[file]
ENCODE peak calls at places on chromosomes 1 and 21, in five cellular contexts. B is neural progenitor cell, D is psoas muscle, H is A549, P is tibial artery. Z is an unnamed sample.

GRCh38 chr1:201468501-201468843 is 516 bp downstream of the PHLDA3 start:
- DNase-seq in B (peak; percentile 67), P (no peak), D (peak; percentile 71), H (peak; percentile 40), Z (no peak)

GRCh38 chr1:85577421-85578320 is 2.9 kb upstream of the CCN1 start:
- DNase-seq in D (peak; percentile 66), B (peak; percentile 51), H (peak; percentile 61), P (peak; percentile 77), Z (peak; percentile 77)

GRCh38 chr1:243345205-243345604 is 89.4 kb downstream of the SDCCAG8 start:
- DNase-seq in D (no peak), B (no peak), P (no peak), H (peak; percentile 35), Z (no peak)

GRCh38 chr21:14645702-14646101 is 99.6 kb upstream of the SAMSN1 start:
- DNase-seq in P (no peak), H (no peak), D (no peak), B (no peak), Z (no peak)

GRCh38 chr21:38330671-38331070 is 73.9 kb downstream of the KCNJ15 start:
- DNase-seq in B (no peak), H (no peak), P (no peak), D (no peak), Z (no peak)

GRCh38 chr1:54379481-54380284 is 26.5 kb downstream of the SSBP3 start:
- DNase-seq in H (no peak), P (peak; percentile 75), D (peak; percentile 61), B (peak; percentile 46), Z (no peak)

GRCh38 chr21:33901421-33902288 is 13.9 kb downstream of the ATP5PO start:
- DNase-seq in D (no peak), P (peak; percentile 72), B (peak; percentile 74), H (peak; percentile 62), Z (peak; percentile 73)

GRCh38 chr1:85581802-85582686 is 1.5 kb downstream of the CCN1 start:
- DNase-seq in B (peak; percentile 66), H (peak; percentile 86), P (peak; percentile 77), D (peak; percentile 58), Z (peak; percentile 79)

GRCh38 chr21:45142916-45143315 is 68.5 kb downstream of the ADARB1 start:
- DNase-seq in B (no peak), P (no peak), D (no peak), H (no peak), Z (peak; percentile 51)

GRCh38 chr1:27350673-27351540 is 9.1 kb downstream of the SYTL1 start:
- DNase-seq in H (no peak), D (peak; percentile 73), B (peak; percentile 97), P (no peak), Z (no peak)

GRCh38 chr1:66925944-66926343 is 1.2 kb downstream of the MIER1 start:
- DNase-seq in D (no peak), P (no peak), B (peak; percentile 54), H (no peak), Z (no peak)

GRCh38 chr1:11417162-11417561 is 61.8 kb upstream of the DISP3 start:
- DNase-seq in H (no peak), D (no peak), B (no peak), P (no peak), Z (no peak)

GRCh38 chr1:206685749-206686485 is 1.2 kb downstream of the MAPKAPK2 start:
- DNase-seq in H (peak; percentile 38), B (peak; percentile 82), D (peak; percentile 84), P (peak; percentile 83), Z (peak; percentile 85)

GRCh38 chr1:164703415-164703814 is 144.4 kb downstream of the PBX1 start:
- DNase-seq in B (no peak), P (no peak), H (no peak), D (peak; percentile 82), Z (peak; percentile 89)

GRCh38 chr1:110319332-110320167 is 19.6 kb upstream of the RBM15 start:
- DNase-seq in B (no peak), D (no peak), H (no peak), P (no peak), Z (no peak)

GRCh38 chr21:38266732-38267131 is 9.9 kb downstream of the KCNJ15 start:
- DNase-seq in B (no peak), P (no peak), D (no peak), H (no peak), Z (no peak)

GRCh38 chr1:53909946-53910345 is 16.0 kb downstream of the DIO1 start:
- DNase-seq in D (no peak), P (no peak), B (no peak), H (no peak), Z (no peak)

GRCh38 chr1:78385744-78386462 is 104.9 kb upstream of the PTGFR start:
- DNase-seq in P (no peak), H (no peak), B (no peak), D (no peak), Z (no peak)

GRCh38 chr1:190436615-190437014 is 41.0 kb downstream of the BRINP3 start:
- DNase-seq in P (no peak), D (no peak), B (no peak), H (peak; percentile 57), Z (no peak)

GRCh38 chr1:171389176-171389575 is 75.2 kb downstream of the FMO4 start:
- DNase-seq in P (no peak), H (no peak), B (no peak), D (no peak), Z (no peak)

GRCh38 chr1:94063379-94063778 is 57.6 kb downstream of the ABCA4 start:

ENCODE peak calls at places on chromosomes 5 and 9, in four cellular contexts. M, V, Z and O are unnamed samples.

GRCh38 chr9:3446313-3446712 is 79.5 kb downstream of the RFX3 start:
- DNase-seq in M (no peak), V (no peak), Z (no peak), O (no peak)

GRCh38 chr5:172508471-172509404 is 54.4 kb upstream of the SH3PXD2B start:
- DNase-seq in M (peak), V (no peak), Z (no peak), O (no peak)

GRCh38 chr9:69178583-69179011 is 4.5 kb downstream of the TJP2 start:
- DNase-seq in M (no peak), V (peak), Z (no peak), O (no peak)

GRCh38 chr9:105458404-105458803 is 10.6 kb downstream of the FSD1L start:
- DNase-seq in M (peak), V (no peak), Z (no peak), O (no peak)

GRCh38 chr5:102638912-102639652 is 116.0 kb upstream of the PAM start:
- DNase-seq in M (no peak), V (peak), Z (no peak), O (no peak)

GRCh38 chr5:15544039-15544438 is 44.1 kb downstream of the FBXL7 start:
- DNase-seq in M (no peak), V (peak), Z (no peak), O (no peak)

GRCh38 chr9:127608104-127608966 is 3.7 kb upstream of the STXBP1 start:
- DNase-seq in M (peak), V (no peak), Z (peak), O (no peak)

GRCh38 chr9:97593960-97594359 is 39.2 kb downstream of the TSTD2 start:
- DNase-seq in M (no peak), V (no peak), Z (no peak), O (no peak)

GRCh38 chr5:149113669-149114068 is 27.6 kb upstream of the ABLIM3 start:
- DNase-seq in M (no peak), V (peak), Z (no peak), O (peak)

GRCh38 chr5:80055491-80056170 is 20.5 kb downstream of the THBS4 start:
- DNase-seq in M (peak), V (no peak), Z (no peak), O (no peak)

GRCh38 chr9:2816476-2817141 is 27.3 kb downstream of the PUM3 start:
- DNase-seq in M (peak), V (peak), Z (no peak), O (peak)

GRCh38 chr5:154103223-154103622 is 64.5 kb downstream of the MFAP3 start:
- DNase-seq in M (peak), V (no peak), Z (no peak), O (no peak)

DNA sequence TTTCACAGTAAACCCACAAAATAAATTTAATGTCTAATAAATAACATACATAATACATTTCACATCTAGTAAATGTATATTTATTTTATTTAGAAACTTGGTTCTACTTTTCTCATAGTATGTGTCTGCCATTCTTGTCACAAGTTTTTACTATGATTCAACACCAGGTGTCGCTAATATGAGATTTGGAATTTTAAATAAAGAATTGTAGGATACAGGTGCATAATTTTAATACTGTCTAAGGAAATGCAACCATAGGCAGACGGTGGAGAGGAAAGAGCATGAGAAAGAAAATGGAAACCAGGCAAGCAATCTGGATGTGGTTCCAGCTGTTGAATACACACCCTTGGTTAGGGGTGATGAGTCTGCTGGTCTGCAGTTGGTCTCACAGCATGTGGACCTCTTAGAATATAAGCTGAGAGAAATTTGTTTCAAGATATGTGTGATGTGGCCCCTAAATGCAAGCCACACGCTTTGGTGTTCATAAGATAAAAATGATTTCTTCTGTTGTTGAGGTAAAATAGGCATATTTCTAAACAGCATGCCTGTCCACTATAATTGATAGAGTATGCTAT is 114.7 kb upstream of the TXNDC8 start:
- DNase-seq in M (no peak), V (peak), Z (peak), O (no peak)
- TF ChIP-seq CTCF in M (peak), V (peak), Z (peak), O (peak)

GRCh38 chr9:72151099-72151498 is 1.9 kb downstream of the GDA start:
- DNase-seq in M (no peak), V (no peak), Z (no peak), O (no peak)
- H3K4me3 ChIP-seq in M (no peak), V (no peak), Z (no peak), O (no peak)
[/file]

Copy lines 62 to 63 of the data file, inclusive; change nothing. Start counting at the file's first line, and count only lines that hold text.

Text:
GRCh38 chr5:80055491-80056170 is 20.5 kb downstream of the THBS4 start:
- DNase-seq in M (peak), V (no peak), Z (no peak), O (no peak)